The Visual Arts Visuels’ (VAV) exhibition space at Concordia University may appear modest in its size and spare curation, but the industrial, L-shaped room presents artwork with the same sense of ambition as those found in venues like the MAC and MMFA. It affirms that artistry isn’t found solely in institutions that project an aura of exclusivity. As one of Montreal’s few student-run galleries, the VAV is a valuable outlet for burgeoning voices with new ideas. The VAV features a rolling catalogue of work made mostly by Concordia’s art undergraduates, and on Oct. 17, the venue held a vernissage for its newest gallery, No.01. The venue hosted a large audience, with the accompaniment of DJ Jacqui Beaumont and appearances by some of the featured artists.
Aptly titled, No. 01 marks the beginning of VAV’s Fall programming. Because the show doesn’t suggest a specific theme, it appeals to the variety of works on display. With an emphasis on experimentation, the gallery features artists who question rigid notions of prescribed mediums and materials while communicating ideas surrounding both public and personal spheres.
In one corner of the gallery, Philippe Vandal, currently studying intermedia cyber arts at Concordia, presents Thigmo, a dynamic piece that connects a motorized fan with an olive tree. While the fan spins, a set of strings pull at the tree in a cycle of perpetually opposing directions, a process that Vandal describes as the “animation of preconceived stillness.” As he explains in his bio, Vandal’s intent is to frame the process of thigmomorphogenesis—in which plants respond to mechanical sensations, usually natural in origin—in an artificial context. Vandal notes how the systematization of this natural process calls into question the human tendency to overlook our impact on our surroundings and the consequences that follow our interference.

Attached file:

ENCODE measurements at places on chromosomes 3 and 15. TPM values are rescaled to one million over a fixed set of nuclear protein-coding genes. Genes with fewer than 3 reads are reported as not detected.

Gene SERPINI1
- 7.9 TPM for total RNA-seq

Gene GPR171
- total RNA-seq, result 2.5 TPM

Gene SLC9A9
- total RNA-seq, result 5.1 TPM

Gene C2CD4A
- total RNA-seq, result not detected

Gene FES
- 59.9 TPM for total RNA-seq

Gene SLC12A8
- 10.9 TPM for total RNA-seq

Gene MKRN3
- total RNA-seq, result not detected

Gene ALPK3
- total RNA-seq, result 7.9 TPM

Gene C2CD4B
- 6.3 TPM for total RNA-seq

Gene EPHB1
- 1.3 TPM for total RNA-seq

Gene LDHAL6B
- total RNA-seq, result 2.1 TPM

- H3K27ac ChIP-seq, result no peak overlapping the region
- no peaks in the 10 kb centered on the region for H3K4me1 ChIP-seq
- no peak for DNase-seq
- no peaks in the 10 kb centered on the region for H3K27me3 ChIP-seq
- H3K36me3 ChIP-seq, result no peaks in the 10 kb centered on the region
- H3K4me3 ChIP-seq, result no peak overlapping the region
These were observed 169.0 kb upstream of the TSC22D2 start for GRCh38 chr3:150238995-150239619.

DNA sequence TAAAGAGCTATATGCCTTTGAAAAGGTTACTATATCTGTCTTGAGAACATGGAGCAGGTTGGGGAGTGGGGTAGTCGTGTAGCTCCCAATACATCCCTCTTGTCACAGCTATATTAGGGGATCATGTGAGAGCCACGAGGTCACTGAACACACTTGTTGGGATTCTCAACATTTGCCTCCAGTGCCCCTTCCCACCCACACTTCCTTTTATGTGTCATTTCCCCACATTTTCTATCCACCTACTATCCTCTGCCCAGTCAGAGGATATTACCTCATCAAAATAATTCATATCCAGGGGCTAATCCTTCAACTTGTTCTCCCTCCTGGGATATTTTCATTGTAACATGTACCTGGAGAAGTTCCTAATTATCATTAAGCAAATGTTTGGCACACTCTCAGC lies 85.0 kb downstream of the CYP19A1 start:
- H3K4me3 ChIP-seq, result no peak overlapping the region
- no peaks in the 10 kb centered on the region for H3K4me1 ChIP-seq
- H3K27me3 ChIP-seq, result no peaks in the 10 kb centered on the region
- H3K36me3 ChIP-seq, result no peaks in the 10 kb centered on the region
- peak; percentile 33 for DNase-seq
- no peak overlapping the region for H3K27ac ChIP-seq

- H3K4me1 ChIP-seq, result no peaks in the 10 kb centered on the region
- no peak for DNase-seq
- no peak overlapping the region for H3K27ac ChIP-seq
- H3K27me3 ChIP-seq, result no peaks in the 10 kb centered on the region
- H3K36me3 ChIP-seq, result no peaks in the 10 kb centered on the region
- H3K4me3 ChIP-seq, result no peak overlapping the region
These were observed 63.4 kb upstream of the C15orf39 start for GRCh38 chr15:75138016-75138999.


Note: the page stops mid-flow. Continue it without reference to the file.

Sharing Vandal’s concerns about interactions between synthetic and organic matter, Jules Galbraith, a print media and computational arts student, contextualizes this relationship with our current fears surrounding climate change. Recent findings in the UN Climate Report, which posited a 12-year window to mitigate our effects of environmental abuse, motivated Galbraith to create Accumulations, a set of monochrome scans of the plastic they use everyday. Their work, plastered on a rigid and uneven cast sprawled across the gallery floor, evokes the image of a discarded plastic bag or a pile of garbage. The product appropriates the natural process of fossilization for synthetic matter, and it suggests the unsettling idea that the inventions of our downfall will, in their permanence, outlive us.